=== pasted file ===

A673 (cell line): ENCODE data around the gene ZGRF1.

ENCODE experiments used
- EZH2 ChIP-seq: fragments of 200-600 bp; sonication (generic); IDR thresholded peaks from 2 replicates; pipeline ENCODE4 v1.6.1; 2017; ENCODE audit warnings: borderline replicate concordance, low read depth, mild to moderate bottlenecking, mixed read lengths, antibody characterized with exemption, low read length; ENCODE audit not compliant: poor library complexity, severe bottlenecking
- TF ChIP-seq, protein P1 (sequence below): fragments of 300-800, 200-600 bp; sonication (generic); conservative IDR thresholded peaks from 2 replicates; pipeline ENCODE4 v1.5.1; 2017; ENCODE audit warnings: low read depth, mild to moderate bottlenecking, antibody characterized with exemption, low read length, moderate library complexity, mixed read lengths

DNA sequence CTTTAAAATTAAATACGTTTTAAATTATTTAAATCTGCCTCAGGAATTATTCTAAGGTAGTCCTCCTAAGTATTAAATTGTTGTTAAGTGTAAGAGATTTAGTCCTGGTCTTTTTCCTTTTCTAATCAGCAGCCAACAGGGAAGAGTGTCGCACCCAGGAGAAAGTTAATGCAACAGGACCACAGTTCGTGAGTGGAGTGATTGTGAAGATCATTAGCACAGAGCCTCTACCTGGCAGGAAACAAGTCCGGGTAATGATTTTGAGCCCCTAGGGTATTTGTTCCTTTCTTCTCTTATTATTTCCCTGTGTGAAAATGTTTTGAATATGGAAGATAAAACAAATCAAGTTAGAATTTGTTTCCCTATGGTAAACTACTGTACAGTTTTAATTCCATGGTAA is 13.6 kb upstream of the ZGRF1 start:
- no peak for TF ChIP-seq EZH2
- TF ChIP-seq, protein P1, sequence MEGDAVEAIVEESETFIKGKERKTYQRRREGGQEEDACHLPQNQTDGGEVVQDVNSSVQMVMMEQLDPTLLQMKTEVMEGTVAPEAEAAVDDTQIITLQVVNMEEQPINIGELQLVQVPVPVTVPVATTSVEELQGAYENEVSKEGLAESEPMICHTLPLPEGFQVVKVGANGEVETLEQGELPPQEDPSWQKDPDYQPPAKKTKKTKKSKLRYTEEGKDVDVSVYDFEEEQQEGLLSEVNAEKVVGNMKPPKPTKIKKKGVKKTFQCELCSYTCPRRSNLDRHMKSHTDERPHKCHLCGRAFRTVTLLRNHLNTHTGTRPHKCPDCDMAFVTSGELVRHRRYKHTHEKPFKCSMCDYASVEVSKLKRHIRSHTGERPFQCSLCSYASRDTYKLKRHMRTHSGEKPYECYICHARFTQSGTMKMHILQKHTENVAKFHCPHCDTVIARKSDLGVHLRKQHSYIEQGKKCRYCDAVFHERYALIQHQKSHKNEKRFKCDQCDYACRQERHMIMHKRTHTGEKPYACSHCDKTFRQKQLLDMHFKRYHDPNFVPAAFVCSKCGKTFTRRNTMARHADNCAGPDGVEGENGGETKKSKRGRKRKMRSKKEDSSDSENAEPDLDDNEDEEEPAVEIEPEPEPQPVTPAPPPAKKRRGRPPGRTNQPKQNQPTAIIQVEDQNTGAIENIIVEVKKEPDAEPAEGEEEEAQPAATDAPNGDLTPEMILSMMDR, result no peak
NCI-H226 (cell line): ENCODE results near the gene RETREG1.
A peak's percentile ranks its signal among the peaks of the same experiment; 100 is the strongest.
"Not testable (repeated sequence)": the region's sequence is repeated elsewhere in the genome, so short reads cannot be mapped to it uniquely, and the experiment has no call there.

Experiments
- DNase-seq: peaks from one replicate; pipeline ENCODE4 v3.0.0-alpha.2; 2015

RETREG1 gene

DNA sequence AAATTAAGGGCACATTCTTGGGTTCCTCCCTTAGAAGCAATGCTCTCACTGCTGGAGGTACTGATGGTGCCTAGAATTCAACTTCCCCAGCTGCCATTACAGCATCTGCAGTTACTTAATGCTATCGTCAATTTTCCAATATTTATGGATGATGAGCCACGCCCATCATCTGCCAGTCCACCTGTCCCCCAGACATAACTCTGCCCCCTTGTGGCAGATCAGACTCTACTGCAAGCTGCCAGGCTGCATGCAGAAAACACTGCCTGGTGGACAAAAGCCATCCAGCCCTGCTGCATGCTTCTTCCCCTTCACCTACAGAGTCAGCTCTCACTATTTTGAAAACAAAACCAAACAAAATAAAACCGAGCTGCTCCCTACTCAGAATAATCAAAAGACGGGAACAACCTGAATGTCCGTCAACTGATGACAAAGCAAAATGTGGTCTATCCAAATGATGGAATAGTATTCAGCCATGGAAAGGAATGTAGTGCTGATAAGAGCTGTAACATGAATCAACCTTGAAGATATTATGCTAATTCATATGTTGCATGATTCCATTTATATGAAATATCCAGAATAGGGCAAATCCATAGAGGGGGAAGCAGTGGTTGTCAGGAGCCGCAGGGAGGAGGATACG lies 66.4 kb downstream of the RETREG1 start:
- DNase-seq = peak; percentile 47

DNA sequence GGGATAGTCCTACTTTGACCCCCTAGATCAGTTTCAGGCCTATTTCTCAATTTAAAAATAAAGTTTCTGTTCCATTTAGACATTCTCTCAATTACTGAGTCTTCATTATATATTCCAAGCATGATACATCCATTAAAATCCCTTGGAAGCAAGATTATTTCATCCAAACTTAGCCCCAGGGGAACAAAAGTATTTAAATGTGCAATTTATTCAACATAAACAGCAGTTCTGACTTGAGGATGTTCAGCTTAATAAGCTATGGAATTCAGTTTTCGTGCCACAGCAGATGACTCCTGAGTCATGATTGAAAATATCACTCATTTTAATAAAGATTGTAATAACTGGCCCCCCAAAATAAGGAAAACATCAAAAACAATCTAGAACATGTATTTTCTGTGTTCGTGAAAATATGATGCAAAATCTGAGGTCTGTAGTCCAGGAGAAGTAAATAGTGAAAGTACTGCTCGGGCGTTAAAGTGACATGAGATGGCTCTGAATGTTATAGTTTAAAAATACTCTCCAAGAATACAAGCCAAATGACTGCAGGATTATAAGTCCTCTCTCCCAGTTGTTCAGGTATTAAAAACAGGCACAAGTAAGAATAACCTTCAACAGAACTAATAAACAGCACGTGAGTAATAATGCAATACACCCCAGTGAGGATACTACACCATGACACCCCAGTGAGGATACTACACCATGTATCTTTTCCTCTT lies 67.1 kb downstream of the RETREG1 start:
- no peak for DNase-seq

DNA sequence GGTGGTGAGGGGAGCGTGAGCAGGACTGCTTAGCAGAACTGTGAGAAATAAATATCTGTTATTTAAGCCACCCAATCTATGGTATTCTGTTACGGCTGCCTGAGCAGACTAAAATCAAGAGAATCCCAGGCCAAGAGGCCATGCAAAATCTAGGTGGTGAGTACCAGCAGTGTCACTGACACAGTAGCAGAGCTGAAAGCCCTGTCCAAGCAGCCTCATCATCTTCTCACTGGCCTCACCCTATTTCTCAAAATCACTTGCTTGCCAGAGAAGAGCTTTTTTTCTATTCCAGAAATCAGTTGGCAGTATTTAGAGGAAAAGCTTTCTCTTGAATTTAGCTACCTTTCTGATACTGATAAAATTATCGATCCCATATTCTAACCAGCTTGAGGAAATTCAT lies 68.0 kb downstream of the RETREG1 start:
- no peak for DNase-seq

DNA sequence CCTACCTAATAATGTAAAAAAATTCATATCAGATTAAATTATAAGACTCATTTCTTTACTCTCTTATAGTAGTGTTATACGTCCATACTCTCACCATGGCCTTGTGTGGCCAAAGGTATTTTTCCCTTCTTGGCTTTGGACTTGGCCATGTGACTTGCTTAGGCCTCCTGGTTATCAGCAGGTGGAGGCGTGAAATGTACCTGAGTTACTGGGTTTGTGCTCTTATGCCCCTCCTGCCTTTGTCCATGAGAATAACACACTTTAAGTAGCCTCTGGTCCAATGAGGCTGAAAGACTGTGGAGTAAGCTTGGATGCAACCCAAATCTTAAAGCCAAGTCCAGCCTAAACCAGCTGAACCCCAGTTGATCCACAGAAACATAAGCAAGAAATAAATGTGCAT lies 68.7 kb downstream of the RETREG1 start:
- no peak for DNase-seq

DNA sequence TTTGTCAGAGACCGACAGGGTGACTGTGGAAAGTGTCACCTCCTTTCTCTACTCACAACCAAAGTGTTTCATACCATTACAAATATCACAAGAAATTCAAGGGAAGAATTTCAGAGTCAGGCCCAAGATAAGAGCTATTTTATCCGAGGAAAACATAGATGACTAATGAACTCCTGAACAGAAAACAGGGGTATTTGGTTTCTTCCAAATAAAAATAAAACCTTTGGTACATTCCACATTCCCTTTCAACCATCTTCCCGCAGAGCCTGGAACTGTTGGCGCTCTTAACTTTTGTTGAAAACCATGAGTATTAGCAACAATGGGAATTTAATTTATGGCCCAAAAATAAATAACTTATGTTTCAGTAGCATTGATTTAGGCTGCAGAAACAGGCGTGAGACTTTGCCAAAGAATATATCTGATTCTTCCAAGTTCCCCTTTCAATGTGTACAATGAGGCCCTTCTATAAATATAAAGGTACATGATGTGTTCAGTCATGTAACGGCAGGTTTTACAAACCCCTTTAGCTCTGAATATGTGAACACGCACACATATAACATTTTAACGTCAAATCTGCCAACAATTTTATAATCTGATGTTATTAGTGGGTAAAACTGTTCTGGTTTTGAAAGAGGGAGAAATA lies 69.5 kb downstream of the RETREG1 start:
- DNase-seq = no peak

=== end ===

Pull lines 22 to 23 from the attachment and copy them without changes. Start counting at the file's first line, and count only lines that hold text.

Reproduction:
DNA sequence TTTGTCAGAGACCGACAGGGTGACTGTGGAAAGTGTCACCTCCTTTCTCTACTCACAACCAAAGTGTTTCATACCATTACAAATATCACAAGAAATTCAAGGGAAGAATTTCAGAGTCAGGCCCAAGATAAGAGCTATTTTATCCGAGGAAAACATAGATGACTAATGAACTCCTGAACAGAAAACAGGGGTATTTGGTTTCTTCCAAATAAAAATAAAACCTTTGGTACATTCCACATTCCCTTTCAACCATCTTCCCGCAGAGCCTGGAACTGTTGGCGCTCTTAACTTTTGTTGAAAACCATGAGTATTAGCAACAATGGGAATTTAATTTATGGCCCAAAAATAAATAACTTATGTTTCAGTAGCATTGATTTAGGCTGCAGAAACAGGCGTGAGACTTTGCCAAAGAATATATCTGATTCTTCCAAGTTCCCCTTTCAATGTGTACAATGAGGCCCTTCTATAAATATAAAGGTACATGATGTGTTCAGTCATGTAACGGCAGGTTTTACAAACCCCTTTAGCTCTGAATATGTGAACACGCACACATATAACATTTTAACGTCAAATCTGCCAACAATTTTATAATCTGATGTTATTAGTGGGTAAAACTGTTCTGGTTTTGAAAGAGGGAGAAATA lies 69.5 kb downstream of the RETREG1 start:
- DNase-seq = no peak